I love planning dinner parties and matching the fare to the likes of the guests. And, I am pretty darn good at determining the tastes and limits of a person’s palette–it is a quirky little knack I have. So I started thinking… how would I plan a dinner party for Jesus AND whom would I invite?
What Would Jesus Eat?
My thoughts gravitated to a whole fish fillet with the head and tail in tact, possibly snapper or trout. It would be simply grilled and displayed on a long rectangular tray with the edges slightly raised, like the roof tiers on an Asian pagoda. Accompanying the entrée would be a Mediterranean-inspired salad composed of fresh crisp fennel, radicchio, calamata olives, grilled corn, poached pear wedges and toasted pine nuts. The salad would be dressed lightly with a citrus vinaigrette, mildly seasoned and heavy with fresh parsley leaves. Would Jesus prefer rice, potato or pasta? I decided on a Bhutanese red rice with fresh lentils, coriander, cumin and ginger.
The table would appear unintentional and effortless with cobalt Fiesta dinnerware and leaded crystal goblets. Not delicate, but weighted deep angular goblets that called for a firm grip. On either side of the table would be handcrafted clay candleholders glazed in brown and gold tones fading to a blue wash. I had discovered them in a potter’s studio many years ago. An intricate beeswax candle would be inserted into each. For the rice I would use a porcelain bowl that the artist so carefully formed. From its base up two-thirds of the contour, it is dipped in a dull white satin glaze that modifies to the unfinished clay for the top third. The bowl is finished with braids intertwined of soft red unglazed clay that is woven in triple strands to form a united finish. My wedding silver would adorn the place settings, impeccably polished on top of freshly washed and ironed linen napkins. Ideally the pattern on the napkins would be an unobtrusive bold blue plaid to match the table covering of the same fabric.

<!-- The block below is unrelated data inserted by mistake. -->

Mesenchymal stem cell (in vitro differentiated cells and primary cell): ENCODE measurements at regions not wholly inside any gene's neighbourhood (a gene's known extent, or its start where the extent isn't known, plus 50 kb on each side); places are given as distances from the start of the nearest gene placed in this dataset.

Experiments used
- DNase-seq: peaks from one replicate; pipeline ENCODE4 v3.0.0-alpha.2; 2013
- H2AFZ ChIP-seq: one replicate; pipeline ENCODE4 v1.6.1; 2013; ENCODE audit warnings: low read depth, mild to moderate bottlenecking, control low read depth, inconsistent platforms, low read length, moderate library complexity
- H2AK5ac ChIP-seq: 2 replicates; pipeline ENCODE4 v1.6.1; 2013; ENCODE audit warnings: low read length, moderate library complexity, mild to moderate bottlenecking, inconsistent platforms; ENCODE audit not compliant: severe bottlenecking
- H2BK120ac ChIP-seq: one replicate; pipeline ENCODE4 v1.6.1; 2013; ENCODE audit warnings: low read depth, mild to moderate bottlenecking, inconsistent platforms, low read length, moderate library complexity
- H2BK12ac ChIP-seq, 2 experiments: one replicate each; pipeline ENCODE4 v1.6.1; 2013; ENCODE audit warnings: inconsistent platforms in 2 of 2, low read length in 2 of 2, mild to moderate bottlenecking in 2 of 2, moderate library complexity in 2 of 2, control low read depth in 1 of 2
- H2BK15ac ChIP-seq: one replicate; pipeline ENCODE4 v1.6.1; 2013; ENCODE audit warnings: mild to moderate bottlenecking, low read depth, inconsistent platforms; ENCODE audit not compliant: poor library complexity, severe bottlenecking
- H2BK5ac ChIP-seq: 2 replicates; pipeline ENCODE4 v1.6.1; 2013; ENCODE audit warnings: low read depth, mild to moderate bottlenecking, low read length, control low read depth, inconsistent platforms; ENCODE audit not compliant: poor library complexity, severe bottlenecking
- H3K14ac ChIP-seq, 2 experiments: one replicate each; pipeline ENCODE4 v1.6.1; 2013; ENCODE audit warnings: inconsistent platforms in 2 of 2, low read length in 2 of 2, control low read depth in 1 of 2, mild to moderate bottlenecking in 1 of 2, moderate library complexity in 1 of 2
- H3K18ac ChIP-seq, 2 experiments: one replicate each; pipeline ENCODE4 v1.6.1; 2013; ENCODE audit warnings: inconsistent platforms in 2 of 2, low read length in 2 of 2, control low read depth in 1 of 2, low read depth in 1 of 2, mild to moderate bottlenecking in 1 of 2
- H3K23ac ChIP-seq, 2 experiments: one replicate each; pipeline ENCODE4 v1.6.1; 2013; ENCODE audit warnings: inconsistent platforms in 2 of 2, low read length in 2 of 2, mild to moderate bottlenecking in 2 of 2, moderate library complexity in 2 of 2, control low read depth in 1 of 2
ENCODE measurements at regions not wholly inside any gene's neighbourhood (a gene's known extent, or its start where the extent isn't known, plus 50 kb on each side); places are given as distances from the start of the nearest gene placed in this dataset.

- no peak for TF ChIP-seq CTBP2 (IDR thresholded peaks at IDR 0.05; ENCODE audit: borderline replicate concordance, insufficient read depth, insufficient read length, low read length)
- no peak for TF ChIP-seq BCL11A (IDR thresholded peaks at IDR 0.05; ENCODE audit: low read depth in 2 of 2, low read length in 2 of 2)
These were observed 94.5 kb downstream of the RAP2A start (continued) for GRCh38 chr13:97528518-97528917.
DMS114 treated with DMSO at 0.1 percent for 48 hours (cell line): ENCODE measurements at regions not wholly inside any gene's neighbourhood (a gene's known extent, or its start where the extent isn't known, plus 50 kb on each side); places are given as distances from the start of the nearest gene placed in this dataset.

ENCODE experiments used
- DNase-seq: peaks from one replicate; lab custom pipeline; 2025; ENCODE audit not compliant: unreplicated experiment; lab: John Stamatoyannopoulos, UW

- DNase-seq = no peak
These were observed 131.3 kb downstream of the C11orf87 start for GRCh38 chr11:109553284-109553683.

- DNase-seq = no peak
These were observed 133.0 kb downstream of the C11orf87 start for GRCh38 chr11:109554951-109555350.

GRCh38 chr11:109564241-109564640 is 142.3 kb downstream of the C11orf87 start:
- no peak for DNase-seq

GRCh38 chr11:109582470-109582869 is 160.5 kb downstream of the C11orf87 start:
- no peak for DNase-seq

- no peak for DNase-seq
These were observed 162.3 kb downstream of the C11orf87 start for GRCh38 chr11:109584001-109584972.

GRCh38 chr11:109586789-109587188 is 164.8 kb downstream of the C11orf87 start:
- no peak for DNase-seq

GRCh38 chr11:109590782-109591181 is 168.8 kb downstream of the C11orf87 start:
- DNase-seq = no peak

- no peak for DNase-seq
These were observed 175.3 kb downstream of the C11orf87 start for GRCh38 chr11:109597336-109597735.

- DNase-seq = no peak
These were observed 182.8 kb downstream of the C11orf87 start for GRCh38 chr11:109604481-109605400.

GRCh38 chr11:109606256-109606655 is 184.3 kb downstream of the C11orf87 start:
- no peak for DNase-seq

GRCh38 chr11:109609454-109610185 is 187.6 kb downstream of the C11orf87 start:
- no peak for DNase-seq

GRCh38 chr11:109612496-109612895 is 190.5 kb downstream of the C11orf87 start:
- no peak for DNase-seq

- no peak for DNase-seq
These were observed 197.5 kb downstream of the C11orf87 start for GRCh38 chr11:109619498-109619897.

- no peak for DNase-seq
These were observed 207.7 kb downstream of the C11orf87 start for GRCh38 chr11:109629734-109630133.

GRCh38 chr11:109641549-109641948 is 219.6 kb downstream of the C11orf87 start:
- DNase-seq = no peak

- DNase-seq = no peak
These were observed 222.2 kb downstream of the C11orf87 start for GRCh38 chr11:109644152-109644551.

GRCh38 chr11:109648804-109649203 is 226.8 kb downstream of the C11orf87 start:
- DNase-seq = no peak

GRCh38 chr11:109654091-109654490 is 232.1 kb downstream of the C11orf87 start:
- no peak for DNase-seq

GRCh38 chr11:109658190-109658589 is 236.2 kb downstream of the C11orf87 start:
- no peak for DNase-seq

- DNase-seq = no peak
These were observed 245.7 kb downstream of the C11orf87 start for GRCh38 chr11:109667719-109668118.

A total of eight guests would be comfortable, Jesus, myself and six others. The rightful thing to do would be to invite others who didn’t know him— mix it up! After all, I would want to take full advantage of this opportunity. The additional guests would include a friend suffering with a disease at this time, another friend downhearted and discouraged, a couple in my family and another dear agnostic friend. My daughter would be present, completing the list.
I would be like Martha¹, busy preparing and noting the details so that everyone could be attentive to our Guest of honor. The guests would be given every opportunity to listen intensively to the precious Word that Jesus would share. The tone of His voice is captivating and His warmth permeates my soul as I gather the dishes from the table and scrape the remains into the disposal. When the night had fallen and the last guest had left, Jesus would remain. It is then that He would share a special message for me alone, with my daughter at my side as we snacked on fresh figs and berries. Sitting at His feet, feasting on every Word, my strength is renewed and my spirit is tranquil.
When He stood to leave, he graciously thanked us for the evening and the fine dinner. We thanked Him in return for the Bread.
Jesus said to them, “I am the bread of life; whoever comes to me shall not hunger, and whoever believes in me shall never thirst.” John 6:35